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How To Add Internal And External Links That Get Clicks And Conversions

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How To Add Internal And External Links That Get Clicks And Conversions

Internal and external links have a significant role to play in guiding website visitors to the answers they seek about your products and services.

Each link should lead your audience to the next relevant piece of content they need to continue their information gathering and/or customer journey.

Links are the lifeblood of the web, connecting each piece of content to the next. Search engines use both internal and external links to determine, in part, which pages are most authoritative on any given subject.

As such, both internal and external links play an important role in SEO.

Why Are Internal Links Important?

Internal links are used by Google and other search engines to better understand the structure of a website.

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They enable site owners to let their visitors and the search engines know which pages are most important.

For example, the top-level sections in a website’s navigation (e.g., Products, Services, About Us, Resources) tell the search engines what the site owner believes to be the most important content.

Search engine spiders crawl the various links within a site to determine its structure, and those pages closer to the top of the hierarchy are naturally considered more important.

After all, you wouldn’t want to bury your most important content several layers deep within your website where it would be difficult to find.

Always keep in mind that you are ultimately creating your website and all of the content within it to provide readily accessible answers to your target audience’s questions.

Why Do External Links Matter?

Google and other search engines value links. If you link to an external website, search engines perceive this as an endorsement of the content being linked to.

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External links can be used to cite a source, provide verification for information, and offer further context for the reader.

Again, Google’s modus operandi is delivering the right content to the right people at the right time. It doesn’t really care where the answers live, so sometimes it makes sense to link to the right piece of external content. You can’t be expected to have all of the answers.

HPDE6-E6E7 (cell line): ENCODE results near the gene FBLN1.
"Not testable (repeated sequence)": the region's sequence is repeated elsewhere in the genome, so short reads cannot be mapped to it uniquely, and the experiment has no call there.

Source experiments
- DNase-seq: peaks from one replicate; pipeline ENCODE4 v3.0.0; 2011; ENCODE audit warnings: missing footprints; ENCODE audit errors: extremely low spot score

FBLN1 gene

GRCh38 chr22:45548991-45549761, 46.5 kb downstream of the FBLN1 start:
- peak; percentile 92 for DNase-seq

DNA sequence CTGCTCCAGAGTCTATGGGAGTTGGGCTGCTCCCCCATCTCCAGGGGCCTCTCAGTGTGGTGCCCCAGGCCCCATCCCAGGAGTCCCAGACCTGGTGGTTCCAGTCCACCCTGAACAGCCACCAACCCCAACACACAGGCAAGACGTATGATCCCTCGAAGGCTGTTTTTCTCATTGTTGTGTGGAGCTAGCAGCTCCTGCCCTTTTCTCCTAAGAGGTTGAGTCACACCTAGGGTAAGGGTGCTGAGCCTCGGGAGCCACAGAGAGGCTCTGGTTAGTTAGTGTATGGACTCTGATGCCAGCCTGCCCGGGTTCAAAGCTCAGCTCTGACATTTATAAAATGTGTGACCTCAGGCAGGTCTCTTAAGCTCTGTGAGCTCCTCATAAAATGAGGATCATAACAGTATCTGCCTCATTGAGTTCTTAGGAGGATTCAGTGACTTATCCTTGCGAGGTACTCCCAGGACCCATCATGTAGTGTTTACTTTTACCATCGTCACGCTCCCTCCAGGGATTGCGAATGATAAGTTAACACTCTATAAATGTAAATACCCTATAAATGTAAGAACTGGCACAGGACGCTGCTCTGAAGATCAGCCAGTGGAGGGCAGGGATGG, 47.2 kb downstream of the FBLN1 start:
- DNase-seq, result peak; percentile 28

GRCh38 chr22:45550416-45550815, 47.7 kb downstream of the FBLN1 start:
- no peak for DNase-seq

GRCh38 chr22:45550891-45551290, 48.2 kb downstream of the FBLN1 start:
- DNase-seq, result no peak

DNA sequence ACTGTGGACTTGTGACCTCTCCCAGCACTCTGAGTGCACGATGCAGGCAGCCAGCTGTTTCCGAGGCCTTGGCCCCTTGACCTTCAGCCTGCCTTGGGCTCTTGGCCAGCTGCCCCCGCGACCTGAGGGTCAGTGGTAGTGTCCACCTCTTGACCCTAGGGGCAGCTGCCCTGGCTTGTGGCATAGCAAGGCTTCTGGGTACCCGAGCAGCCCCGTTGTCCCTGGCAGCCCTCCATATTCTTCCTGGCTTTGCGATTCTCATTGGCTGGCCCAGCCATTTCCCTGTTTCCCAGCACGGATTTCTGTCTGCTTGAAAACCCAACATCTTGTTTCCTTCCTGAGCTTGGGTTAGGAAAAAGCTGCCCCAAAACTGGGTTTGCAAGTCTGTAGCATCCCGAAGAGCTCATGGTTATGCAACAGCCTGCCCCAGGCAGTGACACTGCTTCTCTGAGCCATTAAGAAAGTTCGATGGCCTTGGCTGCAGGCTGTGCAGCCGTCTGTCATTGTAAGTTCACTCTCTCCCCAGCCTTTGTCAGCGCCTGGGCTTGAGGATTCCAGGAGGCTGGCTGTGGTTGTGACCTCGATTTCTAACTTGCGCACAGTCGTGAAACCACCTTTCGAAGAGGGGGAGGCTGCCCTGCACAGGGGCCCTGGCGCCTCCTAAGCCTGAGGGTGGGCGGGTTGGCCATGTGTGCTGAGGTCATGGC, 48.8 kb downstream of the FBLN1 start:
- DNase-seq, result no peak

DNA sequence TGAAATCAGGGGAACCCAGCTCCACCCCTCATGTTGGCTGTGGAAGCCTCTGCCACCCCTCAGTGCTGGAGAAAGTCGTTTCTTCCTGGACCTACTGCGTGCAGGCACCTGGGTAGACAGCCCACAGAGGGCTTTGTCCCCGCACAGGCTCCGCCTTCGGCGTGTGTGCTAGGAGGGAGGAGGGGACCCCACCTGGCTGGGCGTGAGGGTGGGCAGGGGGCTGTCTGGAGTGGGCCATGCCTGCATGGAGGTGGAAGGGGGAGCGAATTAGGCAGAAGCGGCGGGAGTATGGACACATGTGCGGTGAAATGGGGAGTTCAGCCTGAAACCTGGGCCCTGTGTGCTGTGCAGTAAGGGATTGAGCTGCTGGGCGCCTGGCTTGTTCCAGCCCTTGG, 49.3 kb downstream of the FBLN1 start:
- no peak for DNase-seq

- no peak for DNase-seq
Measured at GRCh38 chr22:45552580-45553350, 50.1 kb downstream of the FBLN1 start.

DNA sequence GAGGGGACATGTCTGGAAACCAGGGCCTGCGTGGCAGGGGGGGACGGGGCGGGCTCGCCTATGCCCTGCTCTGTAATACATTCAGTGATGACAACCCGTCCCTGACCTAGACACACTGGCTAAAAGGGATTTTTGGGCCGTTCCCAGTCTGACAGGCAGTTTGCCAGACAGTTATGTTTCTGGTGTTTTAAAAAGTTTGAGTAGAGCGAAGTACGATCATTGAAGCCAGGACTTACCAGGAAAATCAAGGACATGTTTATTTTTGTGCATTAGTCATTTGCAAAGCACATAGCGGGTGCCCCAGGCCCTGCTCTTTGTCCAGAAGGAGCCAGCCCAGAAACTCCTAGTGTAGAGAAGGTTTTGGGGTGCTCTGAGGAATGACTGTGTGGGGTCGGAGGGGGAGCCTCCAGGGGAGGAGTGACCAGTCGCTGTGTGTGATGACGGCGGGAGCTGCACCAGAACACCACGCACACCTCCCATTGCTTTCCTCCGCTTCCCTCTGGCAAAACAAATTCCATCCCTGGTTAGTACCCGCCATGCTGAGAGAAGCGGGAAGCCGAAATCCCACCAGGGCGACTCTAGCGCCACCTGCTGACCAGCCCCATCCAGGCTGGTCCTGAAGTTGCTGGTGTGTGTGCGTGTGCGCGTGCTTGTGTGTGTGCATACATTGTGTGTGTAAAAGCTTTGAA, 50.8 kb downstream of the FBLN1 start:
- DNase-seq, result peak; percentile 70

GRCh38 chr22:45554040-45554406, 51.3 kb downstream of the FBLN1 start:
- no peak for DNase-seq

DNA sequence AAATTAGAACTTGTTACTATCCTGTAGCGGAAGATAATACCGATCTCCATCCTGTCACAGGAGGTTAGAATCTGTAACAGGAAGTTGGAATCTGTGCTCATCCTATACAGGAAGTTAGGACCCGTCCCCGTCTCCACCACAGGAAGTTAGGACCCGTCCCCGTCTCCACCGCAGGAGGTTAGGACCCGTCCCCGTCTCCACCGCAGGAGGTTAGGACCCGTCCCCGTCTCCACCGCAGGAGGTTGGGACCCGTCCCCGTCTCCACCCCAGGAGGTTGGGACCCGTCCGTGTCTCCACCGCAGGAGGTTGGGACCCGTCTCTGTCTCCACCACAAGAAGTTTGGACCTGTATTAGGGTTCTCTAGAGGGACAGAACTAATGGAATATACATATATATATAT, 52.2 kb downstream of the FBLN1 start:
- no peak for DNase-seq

For example, there may be an excellent article published on a highly relevant and well-respected industry website that directly or indirectly relates to a product or service offered by your organization.

If the information in this article will benefit your audience by answering additional questions they may have or shedding more light on a topic, it certainly behooves you to link to such an article.

Where, When, And How Should Links Be Added?

When you’re looking at adding links to new or existing website content, put yourself in the shoes of a member of your audience. Think about how they will want to engage with it and where a link might help.

If you have not already, take a step back to map out your typical customer journey. This will help guide which pieces and/or types of content you control should link through to other pieces, from awareness to consideration to intent, and on to conversion.

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Do not be afraid to incorporate clear calls to action (CTAs). These are helpful for those customers who are ready to click through to the next logical step in their journey and/or those who are not ready and may require additional information.

Today, most customer journeys are not linear. It’s important to provide options depending on where your customers find themselves in their search for answers, products, or services, and you do that with links.

Are there topical keywords and/or concepts within your new or existing piece of content that require elaboration or raise questions?

Do you have additional content to answer those questions (in blog posts or FAQs, for example) or do you know where the answer lies? Can you conduct some research to find it?